Diet spanning infancy and toddlerhood is associated with child blood pressure at age 7.5 years

Laima Brazionis, Rebecca K. Golley, Murthy N. Mittinty, Lisa G. Smithers, Pauline Emmett, Kate Northstone, John W. Lynch

Research output: Contribution to journalArticlepeer-review

18 Citations (Scopus)


Background: Diet in the first 2 y of life may be a pivotal period regarding effects on future blood pressure (BP). However, data on early-life diet and BP in childhood are sparse. Objective: We prospectively assessed associations between types of diet spanning infancy and toddlerhood (ie, transition diets across the complementary feeding period) and BP at age 7.5 y. Design: In a birth cohort study (Avon Longitudinal Study of Parents and Children; United Kingdom), a total of 1229 children had complete dietary intake data at 6, 15, and 24 mo; BP data at 7.5 y of age; and all 18 covariables. Results: Of the 2 transition diets that were extracted by using principal components analysis, the less-healthy diet was associated with an increase in systolic BP of 0.62 mm Hg (95% CI: 0.00, 1.24 mm Hg) and an increase in diastolic BP of 0.55 mm Hg (95% CI: 0.10, 1.00 mm Hg) for every one-unit (SD) increase in the less-healthy-diet score after adjustment for 15 potential confounders, including maternal characteristics and sociodemographic factors, birth variables, and breastfeeding duration. In contrast with systolic BP, the positive association between the less-healthy transition-diet score and diastolic BP persisted after additional adjustment for child body-size factors [height, body mass index (BMI), and waist circumference] at 7.5 y. Conclusions: A less-healthy transition diet by age 2 y was associated with higher BP at 7.5 y. The BMI-related reduction in effect size reinforces the importance of BMI on the diet-BP relation.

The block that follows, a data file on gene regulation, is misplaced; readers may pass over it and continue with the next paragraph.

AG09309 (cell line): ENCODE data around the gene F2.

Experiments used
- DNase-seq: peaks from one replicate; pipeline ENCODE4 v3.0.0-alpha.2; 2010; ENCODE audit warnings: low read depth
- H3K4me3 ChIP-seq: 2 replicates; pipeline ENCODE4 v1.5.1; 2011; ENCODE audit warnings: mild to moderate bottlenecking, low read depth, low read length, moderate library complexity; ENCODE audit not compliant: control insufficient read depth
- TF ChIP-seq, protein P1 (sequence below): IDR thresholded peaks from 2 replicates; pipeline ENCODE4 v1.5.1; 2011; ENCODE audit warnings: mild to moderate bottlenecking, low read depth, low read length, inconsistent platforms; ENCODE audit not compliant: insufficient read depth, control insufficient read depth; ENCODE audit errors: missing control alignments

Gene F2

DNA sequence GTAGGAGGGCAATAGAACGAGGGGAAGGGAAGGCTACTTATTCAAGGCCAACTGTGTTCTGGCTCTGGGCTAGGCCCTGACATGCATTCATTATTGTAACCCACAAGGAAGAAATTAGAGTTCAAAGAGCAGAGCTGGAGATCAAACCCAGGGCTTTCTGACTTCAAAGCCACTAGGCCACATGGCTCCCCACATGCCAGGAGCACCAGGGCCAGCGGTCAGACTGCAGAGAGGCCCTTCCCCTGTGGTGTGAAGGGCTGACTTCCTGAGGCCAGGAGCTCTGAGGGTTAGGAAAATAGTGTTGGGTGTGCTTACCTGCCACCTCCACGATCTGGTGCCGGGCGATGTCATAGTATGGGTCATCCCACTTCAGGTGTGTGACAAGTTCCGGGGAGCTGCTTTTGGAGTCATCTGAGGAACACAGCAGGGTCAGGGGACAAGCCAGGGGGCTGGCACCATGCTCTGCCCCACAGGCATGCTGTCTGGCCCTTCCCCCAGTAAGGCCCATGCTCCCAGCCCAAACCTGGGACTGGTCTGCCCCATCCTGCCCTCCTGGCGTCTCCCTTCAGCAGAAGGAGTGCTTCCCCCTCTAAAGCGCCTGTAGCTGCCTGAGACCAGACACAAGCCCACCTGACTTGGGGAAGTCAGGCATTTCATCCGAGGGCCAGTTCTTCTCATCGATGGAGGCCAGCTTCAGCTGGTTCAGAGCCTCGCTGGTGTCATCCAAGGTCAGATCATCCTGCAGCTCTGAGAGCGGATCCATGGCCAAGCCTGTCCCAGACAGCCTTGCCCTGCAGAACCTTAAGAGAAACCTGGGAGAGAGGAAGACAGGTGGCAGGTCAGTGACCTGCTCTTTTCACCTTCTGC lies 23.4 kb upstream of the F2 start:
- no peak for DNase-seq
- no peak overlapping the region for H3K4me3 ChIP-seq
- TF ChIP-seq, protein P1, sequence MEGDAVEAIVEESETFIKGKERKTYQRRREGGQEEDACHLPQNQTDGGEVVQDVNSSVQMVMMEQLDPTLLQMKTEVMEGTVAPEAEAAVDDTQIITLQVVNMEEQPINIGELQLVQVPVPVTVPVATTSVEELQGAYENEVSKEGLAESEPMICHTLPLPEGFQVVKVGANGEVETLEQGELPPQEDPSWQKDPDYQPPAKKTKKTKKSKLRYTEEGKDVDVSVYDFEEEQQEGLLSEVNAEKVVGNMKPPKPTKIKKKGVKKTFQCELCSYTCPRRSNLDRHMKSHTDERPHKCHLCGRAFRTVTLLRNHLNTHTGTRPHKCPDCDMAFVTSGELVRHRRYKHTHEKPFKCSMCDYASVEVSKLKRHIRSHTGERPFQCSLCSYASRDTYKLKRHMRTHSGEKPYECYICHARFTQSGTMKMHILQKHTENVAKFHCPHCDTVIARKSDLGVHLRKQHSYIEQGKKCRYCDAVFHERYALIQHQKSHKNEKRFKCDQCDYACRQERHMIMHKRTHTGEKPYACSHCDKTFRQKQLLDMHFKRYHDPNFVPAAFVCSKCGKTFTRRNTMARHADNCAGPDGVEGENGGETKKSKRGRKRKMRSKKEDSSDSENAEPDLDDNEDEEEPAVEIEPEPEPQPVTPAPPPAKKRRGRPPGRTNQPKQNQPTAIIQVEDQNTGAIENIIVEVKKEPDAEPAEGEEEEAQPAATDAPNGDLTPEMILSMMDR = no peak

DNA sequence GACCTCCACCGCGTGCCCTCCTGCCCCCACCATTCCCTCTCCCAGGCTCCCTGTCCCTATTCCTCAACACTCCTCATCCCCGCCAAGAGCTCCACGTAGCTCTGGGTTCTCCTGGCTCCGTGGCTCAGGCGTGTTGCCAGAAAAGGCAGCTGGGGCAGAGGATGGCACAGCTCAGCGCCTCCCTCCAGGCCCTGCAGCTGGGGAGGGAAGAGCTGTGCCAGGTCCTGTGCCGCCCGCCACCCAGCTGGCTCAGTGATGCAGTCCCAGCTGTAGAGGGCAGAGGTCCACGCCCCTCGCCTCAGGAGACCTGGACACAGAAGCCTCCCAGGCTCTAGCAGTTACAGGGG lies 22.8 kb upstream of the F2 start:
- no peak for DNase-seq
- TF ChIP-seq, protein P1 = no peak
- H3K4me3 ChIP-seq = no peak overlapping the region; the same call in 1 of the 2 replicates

Original languageEnglish
Pages (from-to)1375-1386
Number of pages12
JournalAmerican Journal of Clinical Nutrition
Issue number6
Publication statusPublished - 1 Jun 2013
Externally publishedYes


Dive into the research topics of 'Diet spanning infancy and toddlerhood is associated with child blood pressure at age 7.5 years'. Together they form a unique fingerprint.

Cite this